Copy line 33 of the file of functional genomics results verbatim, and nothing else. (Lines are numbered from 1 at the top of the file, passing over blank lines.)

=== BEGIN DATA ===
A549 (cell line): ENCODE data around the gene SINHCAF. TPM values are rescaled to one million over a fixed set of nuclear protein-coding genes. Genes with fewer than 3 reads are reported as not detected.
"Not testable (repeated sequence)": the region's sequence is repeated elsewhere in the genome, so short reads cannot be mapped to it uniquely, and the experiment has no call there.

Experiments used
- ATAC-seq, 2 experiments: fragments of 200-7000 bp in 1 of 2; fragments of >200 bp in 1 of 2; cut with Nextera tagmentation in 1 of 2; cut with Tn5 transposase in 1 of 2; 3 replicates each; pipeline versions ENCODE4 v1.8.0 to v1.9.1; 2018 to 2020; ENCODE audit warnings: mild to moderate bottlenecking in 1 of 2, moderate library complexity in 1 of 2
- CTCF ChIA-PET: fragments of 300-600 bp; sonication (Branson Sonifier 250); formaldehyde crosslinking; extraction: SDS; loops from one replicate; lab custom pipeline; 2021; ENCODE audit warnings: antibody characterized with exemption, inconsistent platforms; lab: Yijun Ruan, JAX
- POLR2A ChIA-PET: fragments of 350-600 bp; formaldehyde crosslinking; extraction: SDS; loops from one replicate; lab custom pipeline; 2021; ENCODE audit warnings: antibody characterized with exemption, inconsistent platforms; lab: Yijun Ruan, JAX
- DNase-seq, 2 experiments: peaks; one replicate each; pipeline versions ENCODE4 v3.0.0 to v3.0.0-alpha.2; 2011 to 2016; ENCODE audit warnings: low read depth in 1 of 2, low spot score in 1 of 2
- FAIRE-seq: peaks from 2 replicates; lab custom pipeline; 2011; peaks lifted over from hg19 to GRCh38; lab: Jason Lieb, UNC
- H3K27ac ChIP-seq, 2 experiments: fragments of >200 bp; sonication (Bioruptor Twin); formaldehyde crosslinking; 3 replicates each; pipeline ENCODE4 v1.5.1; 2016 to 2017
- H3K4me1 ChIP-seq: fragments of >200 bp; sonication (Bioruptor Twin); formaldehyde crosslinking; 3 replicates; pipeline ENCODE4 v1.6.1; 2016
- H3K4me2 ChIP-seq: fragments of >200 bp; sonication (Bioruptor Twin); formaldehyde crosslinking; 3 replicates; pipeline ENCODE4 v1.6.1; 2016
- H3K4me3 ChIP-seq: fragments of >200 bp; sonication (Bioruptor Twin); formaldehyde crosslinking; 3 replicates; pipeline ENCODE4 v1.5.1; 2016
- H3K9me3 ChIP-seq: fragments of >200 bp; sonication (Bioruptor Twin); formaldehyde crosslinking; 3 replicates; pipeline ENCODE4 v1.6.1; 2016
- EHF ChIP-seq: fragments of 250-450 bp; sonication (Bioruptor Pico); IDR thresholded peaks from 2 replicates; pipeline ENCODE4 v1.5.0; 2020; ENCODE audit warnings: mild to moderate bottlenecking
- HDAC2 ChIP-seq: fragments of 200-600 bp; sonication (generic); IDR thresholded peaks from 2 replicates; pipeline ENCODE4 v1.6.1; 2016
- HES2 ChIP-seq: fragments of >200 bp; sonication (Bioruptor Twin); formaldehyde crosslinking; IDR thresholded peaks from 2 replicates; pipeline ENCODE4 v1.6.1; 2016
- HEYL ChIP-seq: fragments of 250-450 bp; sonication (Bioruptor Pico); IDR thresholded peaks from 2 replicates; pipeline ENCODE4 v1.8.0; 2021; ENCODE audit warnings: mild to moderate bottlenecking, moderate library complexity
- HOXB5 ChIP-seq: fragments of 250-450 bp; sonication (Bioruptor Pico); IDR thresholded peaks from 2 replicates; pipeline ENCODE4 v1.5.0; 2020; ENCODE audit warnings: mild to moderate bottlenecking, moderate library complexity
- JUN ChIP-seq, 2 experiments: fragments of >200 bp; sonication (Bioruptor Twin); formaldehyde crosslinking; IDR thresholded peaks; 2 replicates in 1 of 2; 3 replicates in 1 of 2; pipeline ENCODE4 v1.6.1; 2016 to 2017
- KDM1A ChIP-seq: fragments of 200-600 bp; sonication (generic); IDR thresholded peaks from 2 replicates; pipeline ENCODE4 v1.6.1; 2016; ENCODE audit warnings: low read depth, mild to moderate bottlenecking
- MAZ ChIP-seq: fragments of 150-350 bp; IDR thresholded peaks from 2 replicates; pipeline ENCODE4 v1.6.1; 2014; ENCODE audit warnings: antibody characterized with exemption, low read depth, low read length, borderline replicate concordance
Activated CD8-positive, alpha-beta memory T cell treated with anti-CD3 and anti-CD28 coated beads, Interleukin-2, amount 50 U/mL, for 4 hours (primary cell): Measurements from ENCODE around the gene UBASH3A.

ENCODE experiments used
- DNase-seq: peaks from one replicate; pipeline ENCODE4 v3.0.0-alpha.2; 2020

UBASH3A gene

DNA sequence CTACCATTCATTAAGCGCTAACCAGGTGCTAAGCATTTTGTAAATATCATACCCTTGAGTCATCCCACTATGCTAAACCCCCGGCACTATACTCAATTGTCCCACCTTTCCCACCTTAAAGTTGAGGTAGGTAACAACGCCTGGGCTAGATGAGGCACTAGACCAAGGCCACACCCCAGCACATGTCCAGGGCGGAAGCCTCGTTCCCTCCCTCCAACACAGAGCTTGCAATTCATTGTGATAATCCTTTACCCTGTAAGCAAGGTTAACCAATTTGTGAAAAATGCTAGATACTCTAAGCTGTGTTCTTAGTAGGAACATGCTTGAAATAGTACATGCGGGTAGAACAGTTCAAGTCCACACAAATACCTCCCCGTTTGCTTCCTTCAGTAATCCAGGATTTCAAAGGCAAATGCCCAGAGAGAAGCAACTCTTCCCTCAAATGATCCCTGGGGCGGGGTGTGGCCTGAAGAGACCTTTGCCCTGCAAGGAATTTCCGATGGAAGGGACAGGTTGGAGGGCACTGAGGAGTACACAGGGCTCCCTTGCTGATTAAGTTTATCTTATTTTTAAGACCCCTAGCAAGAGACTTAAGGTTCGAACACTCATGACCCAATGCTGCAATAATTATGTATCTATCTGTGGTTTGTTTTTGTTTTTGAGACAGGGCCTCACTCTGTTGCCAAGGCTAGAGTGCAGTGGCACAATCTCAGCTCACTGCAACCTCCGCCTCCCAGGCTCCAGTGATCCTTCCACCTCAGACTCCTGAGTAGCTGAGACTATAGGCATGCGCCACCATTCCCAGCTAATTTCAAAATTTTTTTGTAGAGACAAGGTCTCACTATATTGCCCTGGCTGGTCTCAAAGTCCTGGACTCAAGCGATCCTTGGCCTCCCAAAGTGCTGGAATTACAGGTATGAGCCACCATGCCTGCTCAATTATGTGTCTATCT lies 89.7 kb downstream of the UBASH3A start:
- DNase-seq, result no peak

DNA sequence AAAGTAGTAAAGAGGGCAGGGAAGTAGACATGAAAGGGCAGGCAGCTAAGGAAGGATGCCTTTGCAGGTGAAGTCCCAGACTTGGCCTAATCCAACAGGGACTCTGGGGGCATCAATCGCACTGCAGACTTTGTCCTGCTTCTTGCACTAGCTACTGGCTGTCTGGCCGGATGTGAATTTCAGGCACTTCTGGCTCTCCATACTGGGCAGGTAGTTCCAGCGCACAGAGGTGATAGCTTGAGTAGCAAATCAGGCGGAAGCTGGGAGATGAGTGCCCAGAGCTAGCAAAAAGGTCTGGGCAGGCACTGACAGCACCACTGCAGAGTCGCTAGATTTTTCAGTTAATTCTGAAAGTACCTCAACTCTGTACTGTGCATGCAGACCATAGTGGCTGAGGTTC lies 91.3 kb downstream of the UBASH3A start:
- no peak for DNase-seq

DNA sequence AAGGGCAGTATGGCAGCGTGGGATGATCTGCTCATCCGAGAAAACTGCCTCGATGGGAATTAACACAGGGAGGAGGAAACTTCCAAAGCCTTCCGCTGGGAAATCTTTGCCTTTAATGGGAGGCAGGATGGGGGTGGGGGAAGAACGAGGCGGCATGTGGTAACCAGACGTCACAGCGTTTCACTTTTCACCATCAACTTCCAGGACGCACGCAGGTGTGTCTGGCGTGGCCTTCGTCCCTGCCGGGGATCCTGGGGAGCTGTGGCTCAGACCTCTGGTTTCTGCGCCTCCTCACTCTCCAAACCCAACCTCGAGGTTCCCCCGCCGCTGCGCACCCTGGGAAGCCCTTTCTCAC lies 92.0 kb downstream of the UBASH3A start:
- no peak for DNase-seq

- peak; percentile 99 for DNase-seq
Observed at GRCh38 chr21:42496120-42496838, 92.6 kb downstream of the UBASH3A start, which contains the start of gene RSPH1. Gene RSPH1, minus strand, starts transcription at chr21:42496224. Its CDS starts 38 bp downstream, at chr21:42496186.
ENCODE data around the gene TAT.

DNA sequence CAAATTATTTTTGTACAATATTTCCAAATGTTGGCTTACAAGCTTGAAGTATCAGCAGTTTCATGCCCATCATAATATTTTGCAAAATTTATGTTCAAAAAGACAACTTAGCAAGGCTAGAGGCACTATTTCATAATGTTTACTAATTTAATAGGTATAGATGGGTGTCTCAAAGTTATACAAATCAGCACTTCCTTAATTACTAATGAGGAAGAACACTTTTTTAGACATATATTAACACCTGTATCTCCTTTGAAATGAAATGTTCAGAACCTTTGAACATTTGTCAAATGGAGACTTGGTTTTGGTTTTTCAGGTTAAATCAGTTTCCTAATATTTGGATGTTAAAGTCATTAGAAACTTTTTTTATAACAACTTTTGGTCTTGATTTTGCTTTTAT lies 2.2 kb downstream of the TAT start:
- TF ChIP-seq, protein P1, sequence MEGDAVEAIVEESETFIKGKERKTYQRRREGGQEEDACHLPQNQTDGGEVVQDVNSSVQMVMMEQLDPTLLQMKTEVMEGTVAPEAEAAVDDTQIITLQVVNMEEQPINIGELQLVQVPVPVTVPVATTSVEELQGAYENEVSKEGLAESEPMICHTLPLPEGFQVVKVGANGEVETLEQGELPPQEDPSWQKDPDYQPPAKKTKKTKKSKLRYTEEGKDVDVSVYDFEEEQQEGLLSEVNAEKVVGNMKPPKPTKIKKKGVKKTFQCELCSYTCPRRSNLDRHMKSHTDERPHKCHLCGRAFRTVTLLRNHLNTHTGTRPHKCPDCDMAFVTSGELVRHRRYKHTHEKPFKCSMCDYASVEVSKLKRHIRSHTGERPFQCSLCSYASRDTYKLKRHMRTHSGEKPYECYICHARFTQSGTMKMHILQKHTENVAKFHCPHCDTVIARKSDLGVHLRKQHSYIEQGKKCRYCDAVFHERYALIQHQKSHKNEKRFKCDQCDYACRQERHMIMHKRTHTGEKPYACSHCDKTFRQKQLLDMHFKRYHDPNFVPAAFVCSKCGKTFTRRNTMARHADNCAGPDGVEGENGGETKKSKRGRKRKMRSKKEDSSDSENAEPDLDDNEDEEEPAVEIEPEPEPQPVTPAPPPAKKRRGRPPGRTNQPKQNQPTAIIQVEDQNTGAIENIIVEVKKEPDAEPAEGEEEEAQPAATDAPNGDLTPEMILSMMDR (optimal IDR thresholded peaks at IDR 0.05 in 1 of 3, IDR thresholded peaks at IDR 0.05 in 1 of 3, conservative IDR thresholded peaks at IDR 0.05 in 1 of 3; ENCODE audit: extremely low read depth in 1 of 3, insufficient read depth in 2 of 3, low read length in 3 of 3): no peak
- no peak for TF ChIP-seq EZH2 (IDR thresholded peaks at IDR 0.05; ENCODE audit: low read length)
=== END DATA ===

Observed at GRCh38 chr21:42496120-42496838, 92.6 kb downstream of the UBASH3A start, which contains the start of gene RSPH1. Gene RSPH1, minus strand, starts transcription at chr21:42496224. Its CDS starts 38 bp downstream, at chr21:42496186.